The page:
Keeping It Lively
by Deborah O’Neille Schubbe
Shayla fluffed up the layers of yellow netting on the last little dancer’s tu-tu, then watched the giddy sunflower skip to the stage. One benefit to being the company seamstress was the stage-side view of the recital. Shayla enjoyed the lively show more every year—the children dancing, the music, the energy.
Swaying like flowers in a breeze to a fluttering rhythm, arms waving above them, twelve little girls stole Shayla’s heart. She clasped her chest and inhaled to capture their joy.
Sometimes, she’d pick out whichever little girl most resembled her—today a red-haired girl with dimples when she giggled—and imagined having a daughter with similar features some day, dancing on this very stage. An unlikely event. Despite forcing her shy self to keep playing the dating game, Mr. Right was obviously better at hide-and-seek. Well hidden.
After the final set, eighty-six girls dressed as Orphan Annie’s, pumpkins, ladybugs, black kittens, bunny rabbits, peapods, and sunflowers, graced the stage and took their bows. The auditorium filled with applause, giggles, and laughter, followed by a lot of hand shaking. In the lobby, Shayla’s eyes followed the red-haired girl, who saw her looking and ran up to her. “I like my costume. I can keep it?”
Shayla squatted to eye level with her. “Of course you can. It’s yours.”
“How’s my little star?” a tenor voice asked.
Shayla stood. A tall man with dimples to match the little girl’s stepped forward, his arms out, and winked as the sunflower leaped into his hug.
“You must be the instructor, or an assistant?” he asked Shayla.
Could he get any better looking? Speak, Shayla, say something.
“Costume designer.” Did a spark pass between them when their eyes met, or was she still feeling the effects of the recital?
His face brightened. Lexi squirmed and he set her down. “You made Lexi’s costume?” he asked.
Hiding her disappointment at his obvious fatherhood, which usually meant married, Shayla smiled. “I did.”
“And I get to keep it forever and ever,” Lexi said, twirling with the man’s hand.
Shayla glanced around, expecting a gorgeous wife to glide forward with the rest of the family. Like maybe a brother or two. A twin perhaps? That could work, she thought, admiring the flirty green eyes on this hot, friendly father.
“You can really sew.” He reached a large hand over to shake hers, slipping his left into his pocket before she managed to check for a ring. “I’m Garrett.”
Weak-kneed, she reluctantly dropped his warm fingers. “Shayla.” An awkward silence no longer than two heartbeats, but which seemed to stretch into an hour, stood between them. “You must be really proud of your daughter.”
“Niece,” he corrected, and Shayla could’ve slapped herself for smiling so wide. “I’m her uncle,” he added, and stooped to tickle Lexi’s sides. “Her favorite uncle, right?”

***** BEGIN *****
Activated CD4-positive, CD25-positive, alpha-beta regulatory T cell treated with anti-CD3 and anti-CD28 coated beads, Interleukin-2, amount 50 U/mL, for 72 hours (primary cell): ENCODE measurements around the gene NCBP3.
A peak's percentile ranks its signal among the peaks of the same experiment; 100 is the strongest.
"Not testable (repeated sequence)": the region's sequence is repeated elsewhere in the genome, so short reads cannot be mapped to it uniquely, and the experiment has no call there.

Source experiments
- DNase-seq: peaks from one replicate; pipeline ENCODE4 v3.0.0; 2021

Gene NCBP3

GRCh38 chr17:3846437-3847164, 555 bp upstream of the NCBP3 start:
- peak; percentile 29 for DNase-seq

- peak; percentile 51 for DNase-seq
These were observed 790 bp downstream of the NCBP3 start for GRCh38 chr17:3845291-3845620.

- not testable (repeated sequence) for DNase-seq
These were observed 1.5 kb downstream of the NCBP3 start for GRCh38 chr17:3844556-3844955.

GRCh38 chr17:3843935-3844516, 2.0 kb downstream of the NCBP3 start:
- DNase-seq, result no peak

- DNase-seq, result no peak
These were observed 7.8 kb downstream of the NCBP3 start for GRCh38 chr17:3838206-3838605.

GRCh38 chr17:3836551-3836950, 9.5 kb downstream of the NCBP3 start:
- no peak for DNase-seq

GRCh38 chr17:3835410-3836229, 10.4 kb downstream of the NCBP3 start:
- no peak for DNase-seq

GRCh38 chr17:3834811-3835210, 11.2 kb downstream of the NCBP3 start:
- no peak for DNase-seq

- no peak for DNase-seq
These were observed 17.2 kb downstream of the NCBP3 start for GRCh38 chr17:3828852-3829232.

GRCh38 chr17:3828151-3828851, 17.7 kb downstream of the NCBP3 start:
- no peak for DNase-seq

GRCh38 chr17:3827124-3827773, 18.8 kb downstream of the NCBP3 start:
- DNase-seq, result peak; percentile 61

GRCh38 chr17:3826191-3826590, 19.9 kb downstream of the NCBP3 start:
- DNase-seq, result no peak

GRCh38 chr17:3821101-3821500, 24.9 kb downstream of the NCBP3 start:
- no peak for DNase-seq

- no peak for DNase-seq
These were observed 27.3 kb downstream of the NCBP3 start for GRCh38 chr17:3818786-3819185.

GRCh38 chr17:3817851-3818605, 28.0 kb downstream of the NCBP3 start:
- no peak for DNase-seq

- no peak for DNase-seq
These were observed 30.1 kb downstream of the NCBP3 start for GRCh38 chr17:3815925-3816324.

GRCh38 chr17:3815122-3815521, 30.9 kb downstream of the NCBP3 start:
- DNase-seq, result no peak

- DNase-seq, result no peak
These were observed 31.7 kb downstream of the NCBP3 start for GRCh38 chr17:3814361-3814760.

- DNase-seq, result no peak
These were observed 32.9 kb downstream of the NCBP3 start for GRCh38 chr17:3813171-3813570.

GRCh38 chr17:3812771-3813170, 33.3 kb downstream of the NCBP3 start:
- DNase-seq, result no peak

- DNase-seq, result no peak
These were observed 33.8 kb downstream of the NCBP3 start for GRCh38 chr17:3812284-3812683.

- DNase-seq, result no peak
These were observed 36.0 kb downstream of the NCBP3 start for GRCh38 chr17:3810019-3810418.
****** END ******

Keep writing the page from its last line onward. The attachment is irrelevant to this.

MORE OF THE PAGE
“And I’m your favorite, too,” Lexi said.
Garrett chuckled. “Yes-you-are.” He looked back at Shayla. “My brother’s kid.”
“So you do have a twin—”
“Ah, nothing, confused you with someone else. So, is your brother, um, her mom and dad, are they here? With Grandma, aunts …”
“Just me today. Josh, my brother, and his wife are at the hospital. He’s having hernia surgery as we speak.” His gaze darted to Lexi. “But he’s doing just fine and he’ll be home later today, right?”
“Right.” Lexi giggled.
“I’m the fill-in,” Garrett said, the gleam in his eyes making Shayla melt. “Either way, I wouldn’t miss my star dancer’s performance for anything. I came last year, too, her first year. She was a—”
“Mermaid,” Shayla finished for him.
“How could I forget? You made those, too?” he asked.
She nodded. “I sew for all the dance companies in the tri-state area.”
His smile didn’t falter, but another awkward silence lurked between them. How could she break it?
“I want a fairy godmother-princess dress. And red shoes. And one of those”—Lexi circled the top of her head with her finger—“princess things.”
“A crown?” Garrett asked Lexi.
She scrunched her nose, as though unsure.
“A tiara,” Shayla offered.
“That’s it,” Garrett said, flashing an arm-tingling grin.
A woman and a chubby little girl approached them. “Excuse me,” she said to Shayla. “I don’t know if you remember us from last year, but I wanted to thank you for the wonderful job getting Bri’s costume just right. They’re all so adorable.”
“Mrs. Wiley, of course I remember you,” Shayla said, hoping Garrett wouldn’t snatch the opportunity to leave. “I’m so glad to see you again.”
When mother and child turned away, Shayla stared into Garrett’s green eyes. How could she keep a conversation going, at least long enough to learn if he was single, interested, and available?
“We’re getting pizza at Busy Bees,” Lexi said. “Want to come?”
Garrett chuckled in a shy sort of way. “Busy Bees Playground. You’re probably busy”—he laughed at the pun—“but if not, they have great games and the best pizza around.”
Leave it to a child to keep things lively, Shayla thought. “I love pizza.”
He dipped his chin and grinned. “It’s definitely a noisy place, but if you’re willing to join us, I promise to make it up to you with a better, and quieter, date later.
Fireworks shot off in her heart. Noise, quiet, she didn’t care. “I’ll take you up on that,” Shayla said, and the three of them left together, smiling and laughing, having just witnessed the best recital of the year.
Book review on THE DIRT DIARY by Anna Staniszewski at